Dec. 20 (Bloomberg) -- Egyptian stocks dropped to the lowest in a month after security forces and protesters clashed for a fifth day in central Cairo and the government removed subsidies on energy-intensive industries.
Commercial International Bank, the biggest publicly traded bank in Egypt, retreated to the lowest since May 2009 and Orascom Construction Industries lost 1.8 percent. The EGX 30 Index dropped 2.5 percent to 3,706.3, the lowest since Nov. 22, at the 2:30 p.m. close in Cairo as 28 stocks fell and two were unchanged. The measure has tumbled 48 percent this year, making it the third-worst performer globally after Cyprus and Greece.
Soldiers and police stormed Tahrir Square injuring dozens, according to demonstrators who pointed to bloodstains on their clothes and the tarmac. Hisham Sheeha, a health ministry official, said 28 people were injured today and 12 have died since Dec. 16. The clashes are the latest between protesters demanding an immediate end to military rule and the generals who took interim power after the ouster of Hosni Mubarak.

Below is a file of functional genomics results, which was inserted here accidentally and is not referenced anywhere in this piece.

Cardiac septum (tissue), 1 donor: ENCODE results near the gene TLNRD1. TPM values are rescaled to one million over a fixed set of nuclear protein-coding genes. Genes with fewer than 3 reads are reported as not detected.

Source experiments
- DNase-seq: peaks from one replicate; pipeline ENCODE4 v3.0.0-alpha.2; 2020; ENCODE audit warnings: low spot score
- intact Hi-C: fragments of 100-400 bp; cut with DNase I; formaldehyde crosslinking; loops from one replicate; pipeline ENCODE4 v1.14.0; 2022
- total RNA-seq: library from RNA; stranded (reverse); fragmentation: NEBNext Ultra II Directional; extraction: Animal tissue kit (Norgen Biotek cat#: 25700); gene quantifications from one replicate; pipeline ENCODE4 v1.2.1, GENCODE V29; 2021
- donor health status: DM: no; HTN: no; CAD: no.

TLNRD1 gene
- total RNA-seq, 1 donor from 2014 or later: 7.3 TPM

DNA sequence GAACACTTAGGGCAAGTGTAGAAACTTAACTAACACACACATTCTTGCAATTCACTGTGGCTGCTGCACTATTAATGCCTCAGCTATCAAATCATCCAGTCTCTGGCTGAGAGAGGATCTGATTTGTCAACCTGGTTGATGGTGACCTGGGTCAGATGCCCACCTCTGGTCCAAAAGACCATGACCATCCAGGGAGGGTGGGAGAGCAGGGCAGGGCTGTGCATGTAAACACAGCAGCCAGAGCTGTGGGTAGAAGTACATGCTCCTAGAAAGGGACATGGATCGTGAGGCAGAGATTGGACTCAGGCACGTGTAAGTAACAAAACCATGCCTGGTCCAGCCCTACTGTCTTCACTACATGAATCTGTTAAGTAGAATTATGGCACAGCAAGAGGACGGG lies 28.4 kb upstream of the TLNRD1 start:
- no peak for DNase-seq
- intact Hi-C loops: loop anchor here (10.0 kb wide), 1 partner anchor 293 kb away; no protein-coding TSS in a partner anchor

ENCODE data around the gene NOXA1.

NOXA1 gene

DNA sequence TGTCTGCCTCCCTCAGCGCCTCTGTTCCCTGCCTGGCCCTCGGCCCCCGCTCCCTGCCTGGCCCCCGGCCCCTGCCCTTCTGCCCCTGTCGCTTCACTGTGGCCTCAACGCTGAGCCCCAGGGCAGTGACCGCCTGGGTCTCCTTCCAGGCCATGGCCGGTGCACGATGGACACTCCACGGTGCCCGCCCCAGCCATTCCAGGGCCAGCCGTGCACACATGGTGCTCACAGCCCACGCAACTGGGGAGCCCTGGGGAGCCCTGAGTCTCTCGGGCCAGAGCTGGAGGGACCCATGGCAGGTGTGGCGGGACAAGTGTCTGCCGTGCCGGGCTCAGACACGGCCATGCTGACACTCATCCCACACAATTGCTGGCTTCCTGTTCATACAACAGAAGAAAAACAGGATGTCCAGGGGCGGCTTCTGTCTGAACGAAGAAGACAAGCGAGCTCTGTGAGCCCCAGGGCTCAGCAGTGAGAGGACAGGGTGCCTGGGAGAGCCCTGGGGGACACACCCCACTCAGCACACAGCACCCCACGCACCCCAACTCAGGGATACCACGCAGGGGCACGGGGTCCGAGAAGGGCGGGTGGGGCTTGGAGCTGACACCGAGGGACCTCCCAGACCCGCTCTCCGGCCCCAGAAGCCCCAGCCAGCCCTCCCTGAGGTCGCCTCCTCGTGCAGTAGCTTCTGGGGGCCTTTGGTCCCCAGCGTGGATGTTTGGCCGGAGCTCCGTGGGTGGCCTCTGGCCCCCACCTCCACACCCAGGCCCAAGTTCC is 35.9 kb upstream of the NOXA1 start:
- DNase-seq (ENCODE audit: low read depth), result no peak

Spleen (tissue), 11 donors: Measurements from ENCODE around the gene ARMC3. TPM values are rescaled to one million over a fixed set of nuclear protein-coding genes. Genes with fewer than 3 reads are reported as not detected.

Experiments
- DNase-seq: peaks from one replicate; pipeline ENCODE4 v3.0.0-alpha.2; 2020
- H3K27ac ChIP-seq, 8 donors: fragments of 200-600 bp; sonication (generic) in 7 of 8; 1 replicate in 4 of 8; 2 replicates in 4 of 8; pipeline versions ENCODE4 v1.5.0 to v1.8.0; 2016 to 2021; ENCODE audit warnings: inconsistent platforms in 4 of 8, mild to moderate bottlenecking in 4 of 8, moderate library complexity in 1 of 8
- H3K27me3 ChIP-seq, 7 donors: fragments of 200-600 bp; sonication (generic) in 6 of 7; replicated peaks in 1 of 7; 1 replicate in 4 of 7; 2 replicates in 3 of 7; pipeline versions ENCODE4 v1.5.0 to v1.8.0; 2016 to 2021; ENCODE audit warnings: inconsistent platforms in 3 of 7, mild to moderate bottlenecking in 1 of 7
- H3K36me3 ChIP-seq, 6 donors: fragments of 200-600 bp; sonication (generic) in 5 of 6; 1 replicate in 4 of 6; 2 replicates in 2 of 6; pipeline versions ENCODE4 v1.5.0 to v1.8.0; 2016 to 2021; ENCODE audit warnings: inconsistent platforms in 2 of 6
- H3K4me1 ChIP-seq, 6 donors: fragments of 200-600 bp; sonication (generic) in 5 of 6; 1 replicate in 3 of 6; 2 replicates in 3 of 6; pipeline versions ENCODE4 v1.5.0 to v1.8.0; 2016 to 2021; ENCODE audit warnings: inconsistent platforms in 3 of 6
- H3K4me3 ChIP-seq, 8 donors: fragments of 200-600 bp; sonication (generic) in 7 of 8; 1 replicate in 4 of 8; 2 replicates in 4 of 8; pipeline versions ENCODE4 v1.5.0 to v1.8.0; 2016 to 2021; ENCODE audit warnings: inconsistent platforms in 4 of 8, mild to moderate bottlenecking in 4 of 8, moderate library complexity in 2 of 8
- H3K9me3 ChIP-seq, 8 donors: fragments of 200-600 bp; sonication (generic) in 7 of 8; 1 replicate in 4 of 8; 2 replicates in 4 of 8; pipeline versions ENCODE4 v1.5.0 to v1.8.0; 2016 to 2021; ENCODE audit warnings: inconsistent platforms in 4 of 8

“Ongoing violence, the lack of a catalyst and the lifting of subsidies on energy intensive industries” is weighing on stocks, said Ashraf Akhnoukh, senior equity sales trader at Cairo-based Commercial International Brokerage.
Egypt will lift subsidies on energy-intensive industries, Planning and International Co-operation Minister Fayza Aboulnaga said yesterday, without giving a time frame.
Commercial International Bank declined 4.2 percent to 19.85 Egyptian pounds. Orascom Construction Industries, the largest publicly traded builder in the country, fell to 202.61 pounds.
--Editors: Claudia Maedler, Linda Shen
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